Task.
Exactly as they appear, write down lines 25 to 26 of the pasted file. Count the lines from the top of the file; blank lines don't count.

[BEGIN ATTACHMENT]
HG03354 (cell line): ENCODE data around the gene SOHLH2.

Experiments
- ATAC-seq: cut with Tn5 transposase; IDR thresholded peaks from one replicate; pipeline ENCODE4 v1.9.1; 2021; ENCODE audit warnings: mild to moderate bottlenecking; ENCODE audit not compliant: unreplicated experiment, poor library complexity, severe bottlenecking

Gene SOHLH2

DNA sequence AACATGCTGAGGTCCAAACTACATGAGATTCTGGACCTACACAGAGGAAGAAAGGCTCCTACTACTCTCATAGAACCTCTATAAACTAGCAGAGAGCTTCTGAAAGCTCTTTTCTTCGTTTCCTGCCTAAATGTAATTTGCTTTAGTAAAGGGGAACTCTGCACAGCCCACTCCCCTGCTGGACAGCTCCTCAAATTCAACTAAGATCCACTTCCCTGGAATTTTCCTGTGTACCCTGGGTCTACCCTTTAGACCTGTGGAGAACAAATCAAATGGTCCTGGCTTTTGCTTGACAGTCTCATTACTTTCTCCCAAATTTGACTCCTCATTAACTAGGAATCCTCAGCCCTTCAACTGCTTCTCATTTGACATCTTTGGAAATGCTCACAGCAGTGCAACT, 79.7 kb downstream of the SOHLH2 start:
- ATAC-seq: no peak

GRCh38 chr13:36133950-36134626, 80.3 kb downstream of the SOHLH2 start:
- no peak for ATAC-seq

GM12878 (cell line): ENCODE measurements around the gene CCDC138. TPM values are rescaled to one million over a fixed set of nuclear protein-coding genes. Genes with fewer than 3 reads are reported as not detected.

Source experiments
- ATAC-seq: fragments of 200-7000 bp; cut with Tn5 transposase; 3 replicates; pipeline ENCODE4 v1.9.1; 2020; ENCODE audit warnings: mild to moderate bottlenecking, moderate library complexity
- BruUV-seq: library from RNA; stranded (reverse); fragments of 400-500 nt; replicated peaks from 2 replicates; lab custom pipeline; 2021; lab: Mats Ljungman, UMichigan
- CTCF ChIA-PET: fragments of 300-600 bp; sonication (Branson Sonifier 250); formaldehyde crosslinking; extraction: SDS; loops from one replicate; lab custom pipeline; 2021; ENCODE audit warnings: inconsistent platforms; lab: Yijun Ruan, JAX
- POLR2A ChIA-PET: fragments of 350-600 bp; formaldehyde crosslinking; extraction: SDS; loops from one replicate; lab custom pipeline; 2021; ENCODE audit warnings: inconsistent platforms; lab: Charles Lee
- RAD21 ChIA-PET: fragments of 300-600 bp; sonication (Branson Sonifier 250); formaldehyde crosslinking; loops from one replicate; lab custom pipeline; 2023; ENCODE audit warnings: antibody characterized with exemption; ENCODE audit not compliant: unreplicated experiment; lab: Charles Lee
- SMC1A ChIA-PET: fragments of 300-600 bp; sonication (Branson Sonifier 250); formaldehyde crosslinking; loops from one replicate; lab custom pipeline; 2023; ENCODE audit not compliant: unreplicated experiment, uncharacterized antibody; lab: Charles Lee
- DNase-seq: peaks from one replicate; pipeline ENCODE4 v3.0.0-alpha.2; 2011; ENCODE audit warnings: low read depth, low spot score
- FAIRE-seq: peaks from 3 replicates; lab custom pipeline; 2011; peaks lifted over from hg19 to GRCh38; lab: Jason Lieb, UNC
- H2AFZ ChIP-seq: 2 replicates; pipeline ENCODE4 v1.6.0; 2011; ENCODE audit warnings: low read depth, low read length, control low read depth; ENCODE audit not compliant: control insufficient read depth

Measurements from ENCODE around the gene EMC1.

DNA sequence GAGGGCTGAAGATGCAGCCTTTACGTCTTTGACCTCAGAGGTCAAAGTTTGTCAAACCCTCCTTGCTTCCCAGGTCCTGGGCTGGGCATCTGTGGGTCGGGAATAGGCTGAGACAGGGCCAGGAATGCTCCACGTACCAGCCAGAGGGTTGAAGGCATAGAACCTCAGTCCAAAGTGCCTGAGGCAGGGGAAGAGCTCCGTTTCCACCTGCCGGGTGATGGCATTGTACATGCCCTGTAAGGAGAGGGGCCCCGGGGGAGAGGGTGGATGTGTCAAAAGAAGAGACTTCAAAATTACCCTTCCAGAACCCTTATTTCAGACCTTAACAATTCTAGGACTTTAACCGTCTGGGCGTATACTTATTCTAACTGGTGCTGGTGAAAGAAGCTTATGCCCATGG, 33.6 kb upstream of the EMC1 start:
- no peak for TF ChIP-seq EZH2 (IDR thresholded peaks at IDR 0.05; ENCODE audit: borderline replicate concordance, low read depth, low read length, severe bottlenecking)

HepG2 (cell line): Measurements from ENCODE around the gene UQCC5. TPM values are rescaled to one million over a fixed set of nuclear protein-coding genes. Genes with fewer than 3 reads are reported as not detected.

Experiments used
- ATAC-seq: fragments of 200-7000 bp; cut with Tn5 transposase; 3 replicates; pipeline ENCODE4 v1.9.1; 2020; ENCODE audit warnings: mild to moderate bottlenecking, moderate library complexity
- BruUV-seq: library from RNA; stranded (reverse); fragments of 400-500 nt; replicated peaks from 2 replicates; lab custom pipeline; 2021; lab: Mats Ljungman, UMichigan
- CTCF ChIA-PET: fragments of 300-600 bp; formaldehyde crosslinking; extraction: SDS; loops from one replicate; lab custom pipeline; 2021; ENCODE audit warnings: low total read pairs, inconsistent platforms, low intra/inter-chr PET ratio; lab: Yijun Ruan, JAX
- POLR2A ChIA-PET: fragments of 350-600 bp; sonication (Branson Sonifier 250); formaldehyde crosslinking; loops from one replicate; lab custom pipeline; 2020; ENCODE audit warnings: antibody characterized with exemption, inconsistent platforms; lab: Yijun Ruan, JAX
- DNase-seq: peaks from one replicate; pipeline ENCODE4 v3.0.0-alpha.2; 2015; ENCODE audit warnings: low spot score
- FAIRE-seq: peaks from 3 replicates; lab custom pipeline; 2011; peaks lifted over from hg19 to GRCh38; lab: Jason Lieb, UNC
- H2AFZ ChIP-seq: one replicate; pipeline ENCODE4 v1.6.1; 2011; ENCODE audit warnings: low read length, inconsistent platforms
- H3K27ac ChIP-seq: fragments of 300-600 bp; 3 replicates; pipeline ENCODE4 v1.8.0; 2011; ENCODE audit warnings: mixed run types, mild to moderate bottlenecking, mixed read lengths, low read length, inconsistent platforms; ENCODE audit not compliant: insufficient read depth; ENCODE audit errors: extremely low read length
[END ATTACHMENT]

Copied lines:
- ATAC-seq: fragments of 200-7000 bp; cut with Tn5 transposase; 3 replicates; pipeline ENCODE4 v1.9.1; 2020; ENCODE audit warnings: mild to moderate bottlenecking, moderate library complexity
- BruUV-seq: library from RNA; stranded (reverse); fragments of 400-500 nt; replicated peaks from 2 replicates; lab custom pipeline; 2021; lab: Mats Ljungman, UMichigan